Throughout the past few weeks, I've been caught up in several conversations around just how lucky I am/we are to be Canadian. I guess these conversations become common around this time of year-what, with Canada Day, the start of summer, greenery abound. It struck me that, amid conversation around healthcare, patriotism and, of course, hockey, the conversation inevitably turned to the great Canadian outdoors.
I would hope that every Canadian has, more than once, taken the time to consider the greatness that we are blessed with right outside of our backdoors. We are truly lucky. There are (at least) five Canadian 'wild' things I know I am grateful for, without needing to dig too deep at all. From the perspective of a proud Canadian and self-proclaimed outdoor generalist, I'd like to give credit to all that our great land has to offer:
1. Fresh Air. Nothing feels more refreshing than breathing crisp, clean (mountain? Okay, I may be biased) air. My first hike this Spring took me to the top of Ha Ling peak, overlooking beautiful Canmore, Alberta on an uncharacteristically deserted day. Standing atop the peak, I couldn't help but revel at the simple luxury of breathing in the (seemingly) untainted Rocky Mountain Air (and, of course, the spectacular view!) Thank you, Canada, for your fresh air.
2. Clean Water. Last summer, I had my first opportunity to swim in a glacier fed lake (okay, to say I swam is stretching it… More like jumped in, panicked as the cold sucked the air out of my lungs and scrambled back to the warmth of shore.) Growing up on the countryside, I have always been hydrated by well water. I used to think there was nothing comparable. Until I experienced, Lake O'Hara in Yoho National Park. It was here, I came to appreciate Canada's clean waters. Thank you, Canada.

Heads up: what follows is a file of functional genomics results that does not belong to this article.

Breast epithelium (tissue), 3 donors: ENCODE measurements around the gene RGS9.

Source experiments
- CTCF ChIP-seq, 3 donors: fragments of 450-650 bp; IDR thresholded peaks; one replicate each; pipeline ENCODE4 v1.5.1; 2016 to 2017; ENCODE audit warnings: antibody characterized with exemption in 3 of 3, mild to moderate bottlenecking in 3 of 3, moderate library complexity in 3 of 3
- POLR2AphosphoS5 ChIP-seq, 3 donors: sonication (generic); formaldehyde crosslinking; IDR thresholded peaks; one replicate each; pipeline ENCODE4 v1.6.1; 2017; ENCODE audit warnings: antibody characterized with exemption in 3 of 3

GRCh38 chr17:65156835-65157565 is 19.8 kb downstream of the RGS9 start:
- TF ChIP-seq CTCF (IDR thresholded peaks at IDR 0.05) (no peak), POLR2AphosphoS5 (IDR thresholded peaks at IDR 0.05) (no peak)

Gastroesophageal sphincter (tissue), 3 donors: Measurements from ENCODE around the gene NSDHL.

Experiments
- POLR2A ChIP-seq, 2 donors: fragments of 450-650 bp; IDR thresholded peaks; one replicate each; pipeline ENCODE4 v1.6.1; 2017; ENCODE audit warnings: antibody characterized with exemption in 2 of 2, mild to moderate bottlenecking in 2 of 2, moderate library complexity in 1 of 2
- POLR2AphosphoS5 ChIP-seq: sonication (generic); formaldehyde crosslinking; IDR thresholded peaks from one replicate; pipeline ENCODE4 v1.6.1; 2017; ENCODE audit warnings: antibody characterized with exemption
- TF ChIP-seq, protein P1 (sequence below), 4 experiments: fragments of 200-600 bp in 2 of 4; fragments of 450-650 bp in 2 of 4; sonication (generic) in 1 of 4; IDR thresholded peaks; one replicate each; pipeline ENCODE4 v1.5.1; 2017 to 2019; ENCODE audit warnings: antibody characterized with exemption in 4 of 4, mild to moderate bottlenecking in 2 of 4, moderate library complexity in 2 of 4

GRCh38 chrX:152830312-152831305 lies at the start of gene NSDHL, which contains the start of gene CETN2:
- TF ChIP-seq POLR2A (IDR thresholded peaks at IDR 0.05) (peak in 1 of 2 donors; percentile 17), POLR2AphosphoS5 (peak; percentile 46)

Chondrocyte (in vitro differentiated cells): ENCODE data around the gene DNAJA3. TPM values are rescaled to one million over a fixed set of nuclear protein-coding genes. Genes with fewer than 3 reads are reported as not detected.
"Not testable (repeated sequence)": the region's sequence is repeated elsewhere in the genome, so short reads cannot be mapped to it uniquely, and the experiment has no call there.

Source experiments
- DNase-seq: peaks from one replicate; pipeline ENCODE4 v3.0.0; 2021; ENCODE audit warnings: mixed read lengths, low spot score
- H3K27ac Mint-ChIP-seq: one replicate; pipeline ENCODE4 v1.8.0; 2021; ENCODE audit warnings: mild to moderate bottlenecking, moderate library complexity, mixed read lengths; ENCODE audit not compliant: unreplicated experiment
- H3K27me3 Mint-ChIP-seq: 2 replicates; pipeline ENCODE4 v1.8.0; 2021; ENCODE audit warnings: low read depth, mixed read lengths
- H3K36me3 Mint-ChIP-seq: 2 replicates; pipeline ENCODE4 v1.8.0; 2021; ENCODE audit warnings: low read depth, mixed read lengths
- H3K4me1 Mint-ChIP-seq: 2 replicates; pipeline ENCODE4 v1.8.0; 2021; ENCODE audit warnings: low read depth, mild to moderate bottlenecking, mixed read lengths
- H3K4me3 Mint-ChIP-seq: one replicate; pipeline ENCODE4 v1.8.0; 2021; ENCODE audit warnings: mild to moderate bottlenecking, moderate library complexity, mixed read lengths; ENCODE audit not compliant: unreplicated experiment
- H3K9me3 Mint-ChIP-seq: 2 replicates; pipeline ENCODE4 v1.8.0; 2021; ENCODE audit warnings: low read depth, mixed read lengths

3. Green. Just, green, in general. So simple. Yet so… (fill in your own adjective here-refreshing? calming? luscious?) Growing up, no family trip to Algonquin Park was complete without a ceremonious trip to the Lookout Trail. It is from the lookout itself that the awesome array of green's, as if splattered on a blank canvas, first presented themselves to me. A different shade for each tree, it seemed. I've since come to appreciate the same palette in the moss of the Juan de Fuca straight, the lakes of Banff National park and the grass in my own Ontario backyard. A shout out to Canada for… green.
4. Diversity. I feel so lucky to be living in a country with such natural diversity. I've been fortunate enough (yes, I truly mean fortunate, despite the horror stories you might here about Trans-Canada travel) to drive across our great country (unfortunately, missing Quebec and the Maritimes) three times in the past year. I experienced the rolling wheat fields of Saskatchewan, the beautiful shores of Lake Superior and the cascading peaks of Alberta's Rockies. I came to appreciate the vast diversity Canada had to offer. When looking to expand my traveling horizons a few years ago I was considering an array of tropical destinations. A close friend of mine asked how I could be so eager to travel abroad when I had yet to experience all Canada had to offer. Looking back, I realize what wise words those were. I could travel across this country countless times and never get bored. I am truly grateful for the natural diversity Canada has to offer.
5. The People. I have always believed that spending time outdoors changes people. Growing up as I did, fully immersed in the outdoors, I've met a really fantastic number of individuals. It is those who have shared my love for the outdoors, however, who have been the ones that I've come to call my best and most inspiring friends. It's something that I cannot fully put into words, but something I find undeniable. Traveling the country only reinforced my belief. I have met nothing but smile-bearing, hello-waving, truly friendly people on the trails I have traveled. And for that, I am grateful to the outdoor adventure loving people of Canada.
I actually have to stop myself here. I could go on, no doubt, for pages. I know that each and every person will find their own fortune within the great Canadian outdoors. These are but mine. What are yours?